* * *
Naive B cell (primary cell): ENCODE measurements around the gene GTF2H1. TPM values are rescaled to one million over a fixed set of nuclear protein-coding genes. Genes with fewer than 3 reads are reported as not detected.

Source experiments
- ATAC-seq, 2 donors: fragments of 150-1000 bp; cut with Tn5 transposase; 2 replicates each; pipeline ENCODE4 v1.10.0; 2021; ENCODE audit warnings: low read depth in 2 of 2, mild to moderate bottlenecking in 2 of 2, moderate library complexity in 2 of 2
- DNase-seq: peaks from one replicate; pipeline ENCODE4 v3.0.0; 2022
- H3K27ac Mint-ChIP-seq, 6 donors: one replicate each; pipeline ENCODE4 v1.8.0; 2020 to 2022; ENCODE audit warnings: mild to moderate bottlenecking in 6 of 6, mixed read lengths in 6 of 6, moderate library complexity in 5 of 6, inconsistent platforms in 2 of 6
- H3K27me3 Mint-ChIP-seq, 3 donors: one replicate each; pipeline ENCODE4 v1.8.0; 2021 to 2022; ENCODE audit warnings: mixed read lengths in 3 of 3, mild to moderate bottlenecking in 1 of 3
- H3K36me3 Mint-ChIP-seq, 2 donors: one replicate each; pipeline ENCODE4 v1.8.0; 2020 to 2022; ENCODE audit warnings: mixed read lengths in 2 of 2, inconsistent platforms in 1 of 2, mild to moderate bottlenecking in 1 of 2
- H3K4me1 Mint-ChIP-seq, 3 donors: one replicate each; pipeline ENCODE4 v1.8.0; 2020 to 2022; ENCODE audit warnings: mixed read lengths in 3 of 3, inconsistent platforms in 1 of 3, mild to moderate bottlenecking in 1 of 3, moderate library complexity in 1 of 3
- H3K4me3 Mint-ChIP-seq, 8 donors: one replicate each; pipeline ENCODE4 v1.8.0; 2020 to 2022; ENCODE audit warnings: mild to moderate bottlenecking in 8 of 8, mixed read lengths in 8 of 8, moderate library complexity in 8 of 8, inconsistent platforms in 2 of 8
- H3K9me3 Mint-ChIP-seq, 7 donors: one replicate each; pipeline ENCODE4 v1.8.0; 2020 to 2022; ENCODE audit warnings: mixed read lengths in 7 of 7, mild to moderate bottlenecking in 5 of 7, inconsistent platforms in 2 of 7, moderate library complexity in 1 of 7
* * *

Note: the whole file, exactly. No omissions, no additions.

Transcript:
Naive B cell (primary cell): ENCODE measurements around the gene GTF2H1. TPM values are rescaled to one million over a fixed set of nuclear protein-coding genes. Genes with fewer than 3 reads are reported as not detected.

Source experiments
- ATAC-seq, 2 donors: fragments of 150-1000 bp; cut with Tn5 transposase; 2 replicates each; pipeline ENCODE4 v1.10.0; 2021; ENCODE audit warnings: low read depth in 2 of 2, mild to moderate bottlenecking in 2 of 2, moderate library complexity in 2 of 2
- DNase-seq: peaks from one replicate; pipeline ENCODE4 v3.0.0; 2022
- H3K27ac Mint-ChIP-seq, 6 donors: one replicate each; pipeline ENCODE4 v1.8.0; 2020 to 2022; ENCODE audit warnings: mild to moderate bottlenecking in 6 of 6, mixed read lengths in 6 of 6, moderate library complexity in 5 of 6, inconsistent platforms in 2 of 6
- H3K27me3 Mint-ChIP-seq, 3 donors: one replicate each; pipeline ENCODE4 v1.8.0; 2021 to 2022; ENCODE audit warnings: mixed read lengths in 3 of 3, mild to moderate bottlenecking in 1 of 3
- H3K36me3 Mint-ChIP-seq, 2 donors: one replicate each; pipeline ENCODE4 v1.8.0; 2020 to 2022; ENCODE audit warnings: mixed read lengths in 2 of 2, inconsistent platforms in 1 of 2, mild to moderate bottlenecking in 1 of 2
- H3K4me1 Mint-ChIP-seq, 3 donors: one replicate each; pipeline ENCODE4 v1.8.0; 2020 to 2022; ENCODE audit warnings: mixed read lengths in 3 of 3, inconsistent platforms in 1 of 3, mild to moderate bottlenecking in 1 of 3, moderate library complexity in 1 of 3
- H3K4me3 Mint-ChIP-seq, 8 donors: one replicate each; pipeline ENCODE4 v1.8.0; 2020 to 2022; ENCODE audit warnings: mild to moderate bottlenecking in 8 of 8, mixed read lengths in 8 of 8, moderate library complexity in 8 of 8, inconsistent platforms in 2 of 8
- H3K9me3 Mint-ChIP-seq, 7 donors: one replicate each; pipeline ENCODE4 v1.8.0; 2020 to 2022; ENCODE audit warnings: mixed read lengths in 7 of 7, mild to moderate bottlenecking in 5 of 7, inconsistent platforms in 2 of 7, moderate library complexity in 1 of 7